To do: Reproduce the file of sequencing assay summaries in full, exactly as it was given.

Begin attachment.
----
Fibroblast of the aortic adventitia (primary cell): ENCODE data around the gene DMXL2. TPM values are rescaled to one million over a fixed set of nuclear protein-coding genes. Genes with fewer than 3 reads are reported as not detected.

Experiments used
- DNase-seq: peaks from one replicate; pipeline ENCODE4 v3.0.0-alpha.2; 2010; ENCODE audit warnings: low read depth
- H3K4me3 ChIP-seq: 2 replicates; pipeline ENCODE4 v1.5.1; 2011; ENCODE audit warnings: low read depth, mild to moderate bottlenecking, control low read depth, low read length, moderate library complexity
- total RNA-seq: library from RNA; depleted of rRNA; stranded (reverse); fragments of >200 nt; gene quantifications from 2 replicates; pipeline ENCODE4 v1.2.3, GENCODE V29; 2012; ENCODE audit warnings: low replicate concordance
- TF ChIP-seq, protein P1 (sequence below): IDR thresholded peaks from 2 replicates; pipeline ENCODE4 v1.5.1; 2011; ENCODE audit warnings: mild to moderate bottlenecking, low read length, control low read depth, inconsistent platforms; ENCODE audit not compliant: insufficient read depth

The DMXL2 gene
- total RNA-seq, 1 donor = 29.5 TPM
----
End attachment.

Fibroblast of the aortic adventitia (primary cell): ENCODE data around the gene DMXL2. TPM values are rescaled to one million over a fixed set of nuclear protein-coding genes. Genes with fewer than 3 reads are reported as not detected.

Experiments used
- DNase-seq: peaks from one replicate; pipeline ENCODE4 v3.0.0-alpha.2; 2010; ENCODE audit warnings: low read depth
- H3K4me3 ChIP-seq: 2 replicates; pipeline ENCODE4 v1.5.1; 2011; ENCODE audit warnings: low read depth, mild to moderate bottlenecking, control low read depth, low read length, moderate library complexity
- total RNA-seq: library from RNA; depleted of rRNA; stranded (reverse); fragments of >200 nt; gene quantifications from 2 replicates; pipeline ENCODE4 v1.2.3, GENCODE V29; 2012; ENCODE audit warnings: low replicate concordance
- TF ChIP-seq, protein P1 (sequence below): IDR thresholded peaks from 2 replicates; pipeline ENCODE4 v1.5.1; 2011; ENCODE audit warnings: mild to moderate bottlenecking, low read length, control low read depth, inconsistent platforms; ENCODE audit not compliant: insufficient read depth

The DMXL2 gene
- total RNA-seq, 1 donor = 29.5 TPM